Friday, March 18, 2011

Brewer of the Week

Denmark, home of at least two of my favourite Liverpool players (Jan Mølby and Daniel Agger since you ask), home of my friend Astrid and home of possibly the most expensive bottle of beer I have ever purchased. If you have been following Fuggled for a while, you may remember this post, where I bought a bottle of La Granja Stout for the equivalent of $8 when just a few days before, in a different pub, I had paid closer to $20. Hopefully at some future point I will be able to get to the brewpub in Copenhagen for myself and try their beers in situ, until then I give you.....

Name: Kasper Larsen, Beer Ambassador
Brewery: Nørrebro Bryghus

How did you get into brewing as a career?

I'm not a brewer by trade, I do brew, but we've got better brewers than me at Nørrebro though. As for getting into beer, it was a long time coming. I home brewed while studying, plenty of hits and misses with my ambitious roasted rye bread brown as a shining example of a spectacular failure. Some good beers too, obviously. This interest sparked beer ambitions, and I got into the brewpub business via bartending and beer geeking! 

What is the most important characteristic of a brewer?

It's not rocket science is it? I guess a sound work ethic, a knack for flavours and a love of the craft would be a nice starting point. And a certain curiousness and willingness to learn new stuff. Looking sharp in a pair of wellies doesn't hurt either! 

Before being a professional brewer, did you homebrew? If so, how many of your homebrew recipes have you converted to full scale production?

None of my recipes have been converted completely, although some ideas from the home brewed stuff have found it's way into the beer.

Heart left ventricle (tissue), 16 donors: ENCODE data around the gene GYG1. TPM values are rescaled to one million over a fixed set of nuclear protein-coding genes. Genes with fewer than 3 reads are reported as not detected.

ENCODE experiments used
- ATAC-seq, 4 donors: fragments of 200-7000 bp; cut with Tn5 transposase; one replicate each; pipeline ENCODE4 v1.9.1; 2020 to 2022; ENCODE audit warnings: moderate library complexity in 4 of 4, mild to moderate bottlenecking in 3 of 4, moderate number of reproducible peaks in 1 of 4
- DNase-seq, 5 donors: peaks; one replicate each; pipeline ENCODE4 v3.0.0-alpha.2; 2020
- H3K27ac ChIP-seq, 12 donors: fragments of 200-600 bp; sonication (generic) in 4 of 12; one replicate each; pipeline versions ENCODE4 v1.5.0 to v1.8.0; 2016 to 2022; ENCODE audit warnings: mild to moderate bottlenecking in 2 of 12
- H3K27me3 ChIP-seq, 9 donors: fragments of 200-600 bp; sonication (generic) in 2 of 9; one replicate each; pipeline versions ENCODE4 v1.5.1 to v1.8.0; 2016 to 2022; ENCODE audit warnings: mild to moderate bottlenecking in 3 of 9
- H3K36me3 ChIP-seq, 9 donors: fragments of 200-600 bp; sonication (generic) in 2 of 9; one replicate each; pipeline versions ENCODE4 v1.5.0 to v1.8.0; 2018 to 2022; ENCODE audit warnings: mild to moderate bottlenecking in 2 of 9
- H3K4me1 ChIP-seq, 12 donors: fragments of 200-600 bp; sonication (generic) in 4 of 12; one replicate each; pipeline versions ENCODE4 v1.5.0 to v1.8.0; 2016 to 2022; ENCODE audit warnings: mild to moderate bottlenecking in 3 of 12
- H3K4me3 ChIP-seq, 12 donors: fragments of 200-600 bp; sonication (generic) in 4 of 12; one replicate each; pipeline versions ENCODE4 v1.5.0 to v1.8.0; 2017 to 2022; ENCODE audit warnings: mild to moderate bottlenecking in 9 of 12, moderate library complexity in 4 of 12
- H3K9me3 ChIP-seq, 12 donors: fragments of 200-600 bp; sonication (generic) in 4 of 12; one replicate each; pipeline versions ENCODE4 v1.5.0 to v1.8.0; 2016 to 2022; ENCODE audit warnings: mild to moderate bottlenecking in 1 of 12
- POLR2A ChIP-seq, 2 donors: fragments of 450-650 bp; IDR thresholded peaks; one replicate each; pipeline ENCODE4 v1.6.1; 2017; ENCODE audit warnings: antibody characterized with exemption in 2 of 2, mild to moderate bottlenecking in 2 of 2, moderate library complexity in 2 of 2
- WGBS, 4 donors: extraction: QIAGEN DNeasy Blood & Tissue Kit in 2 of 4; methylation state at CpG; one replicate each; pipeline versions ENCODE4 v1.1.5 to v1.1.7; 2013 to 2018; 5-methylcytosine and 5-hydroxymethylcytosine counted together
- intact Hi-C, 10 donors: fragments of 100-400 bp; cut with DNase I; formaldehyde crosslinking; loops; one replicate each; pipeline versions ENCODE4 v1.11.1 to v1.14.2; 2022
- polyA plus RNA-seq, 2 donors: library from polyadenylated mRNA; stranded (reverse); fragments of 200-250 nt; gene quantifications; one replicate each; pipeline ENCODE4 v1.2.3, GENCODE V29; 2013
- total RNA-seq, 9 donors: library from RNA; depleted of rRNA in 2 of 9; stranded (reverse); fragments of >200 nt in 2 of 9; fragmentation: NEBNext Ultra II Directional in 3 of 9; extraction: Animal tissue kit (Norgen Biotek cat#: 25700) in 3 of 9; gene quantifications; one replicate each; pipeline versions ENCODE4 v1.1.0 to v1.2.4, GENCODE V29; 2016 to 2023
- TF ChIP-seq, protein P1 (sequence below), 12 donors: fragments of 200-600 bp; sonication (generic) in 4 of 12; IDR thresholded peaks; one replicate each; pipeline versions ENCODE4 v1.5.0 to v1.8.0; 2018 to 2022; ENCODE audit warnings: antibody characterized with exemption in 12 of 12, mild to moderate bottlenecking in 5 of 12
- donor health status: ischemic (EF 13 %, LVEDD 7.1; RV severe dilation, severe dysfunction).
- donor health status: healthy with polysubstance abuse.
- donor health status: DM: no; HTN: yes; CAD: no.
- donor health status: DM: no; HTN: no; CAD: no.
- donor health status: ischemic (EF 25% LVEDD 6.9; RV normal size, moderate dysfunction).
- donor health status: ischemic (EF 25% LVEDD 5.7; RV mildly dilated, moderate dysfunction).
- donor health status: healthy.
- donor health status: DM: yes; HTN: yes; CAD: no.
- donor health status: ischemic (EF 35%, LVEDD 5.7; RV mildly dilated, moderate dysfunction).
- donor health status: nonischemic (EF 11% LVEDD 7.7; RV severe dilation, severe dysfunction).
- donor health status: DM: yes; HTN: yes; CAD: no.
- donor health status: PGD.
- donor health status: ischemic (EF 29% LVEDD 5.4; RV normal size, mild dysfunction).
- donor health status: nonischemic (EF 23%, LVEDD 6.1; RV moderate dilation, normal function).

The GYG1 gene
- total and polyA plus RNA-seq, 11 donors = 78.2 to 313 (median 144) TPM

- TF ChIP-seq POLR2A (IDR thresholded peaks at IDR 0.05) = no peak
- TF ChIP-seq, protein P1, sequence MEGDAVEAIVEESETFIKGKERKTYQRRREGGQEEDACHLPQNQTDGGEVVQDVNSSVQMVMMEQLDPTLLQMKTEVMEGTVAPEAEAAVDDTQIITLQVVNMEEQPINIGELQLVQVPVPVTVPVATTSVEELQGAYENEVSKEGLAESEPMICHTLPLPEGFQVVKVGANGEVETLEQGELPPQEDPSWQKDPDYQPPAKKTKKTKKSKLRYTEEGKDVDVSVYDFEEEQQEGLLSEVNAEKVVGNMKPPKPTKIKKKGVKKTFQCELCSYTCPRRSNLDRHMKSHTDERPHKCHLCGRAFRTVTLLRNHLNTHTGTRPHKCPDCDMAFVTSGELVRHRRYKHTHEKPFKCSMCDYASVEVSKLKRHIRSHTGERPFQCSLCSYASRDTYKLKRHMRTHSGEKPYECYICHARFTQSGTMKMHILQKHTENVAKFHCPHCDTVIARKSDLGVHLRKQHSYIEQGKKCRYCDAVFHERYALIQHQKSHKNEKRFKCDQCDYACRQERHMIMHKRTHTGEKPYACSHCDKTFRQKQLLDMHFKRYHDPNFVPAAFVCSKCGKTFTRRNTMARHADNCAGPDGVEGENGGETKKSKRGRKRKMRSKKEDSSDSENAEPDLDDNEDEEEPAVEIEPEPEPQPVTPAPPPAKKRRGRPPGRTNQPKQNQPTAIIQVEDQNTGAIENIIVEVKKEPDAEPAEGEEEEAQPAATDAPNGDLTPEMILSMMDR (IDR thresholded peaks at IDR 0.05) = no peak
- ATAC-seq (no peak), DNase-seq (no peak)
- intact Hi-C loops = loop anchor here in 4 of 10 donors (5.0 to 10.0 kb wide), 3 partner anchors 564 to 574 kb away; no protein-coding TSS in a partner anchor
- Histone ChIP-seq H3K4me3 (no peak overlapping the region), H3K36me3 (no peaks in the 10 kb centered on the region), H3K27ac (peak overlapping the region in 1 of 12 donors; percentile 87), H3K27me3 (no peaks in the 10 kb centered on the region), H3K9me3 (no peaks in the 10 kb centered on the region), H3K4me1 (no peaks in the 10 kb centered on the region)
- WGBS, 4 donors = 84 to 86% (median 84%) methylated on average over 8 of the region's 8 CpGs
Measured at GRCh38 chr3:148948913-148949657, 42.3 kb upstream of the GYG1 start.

If you did homebrew, do you still?

Nah, not really. Come to think of it, I think I loaned my wonderful two-bucket lauter tun and bent copper chiller to another home brewer. I don't remember who?

What is your favourite beer that you brew?

It varies somewhat. I guess the newest one is always a favourite. I am obviously very proud of our barrel aged stuff although my friend Shaun Hill, now of Hill Farmstead, Vermont should take credit for that. if I was to choose one specific beer I guess the Sauternes barrel trippel would take the cake. It is very special indeed! We've got some new gorgeous beers coming in the same tradition. They will most certainly be favourites too.  
If you have worked in other breweries, which other beer did you enjoy brewing, and why?

Never did.

Of the beers you brew, which is your favourite to drink? To drink?

Hmmm, It depends on the time of day, the company I'm keeping at the time, food I'm eating, the wheather outside? I can always drink one more New York Lager though.

How important is authenticity when making a new beer, in terms of flavour, ingredients and method?

I'm not sure I understand completely? What is a non-authentic beer? If the result is delicious then I'm more than happy! 

If you were to do a collaborative beer, which brewery would you most like to work with and why?

We've done many collaborations with the likes of Garret Oliver and Sam Calagione but if I was to choose a Russian River collab would be pretty great. They do the best hoppy beers and the best sours I've ever tried.

Which beer, other than your own, do you wish you had invented?

Purely from a flavour point of view, I would love to have invented the Orval, the Blanche de Hainault, the Köstritzer Schwarz, the Fullers London Porter, the Radeberger Pilsener, the Pliny the Elder and about 500 others. There are very many great beers out there!

1 comment:

  1. I have not had nearly enough of their beers but I have liked what I've tried. I still consider my loss of my Norrebro tulip to be my most tragic loss of a glass ever. That thing was perfect.


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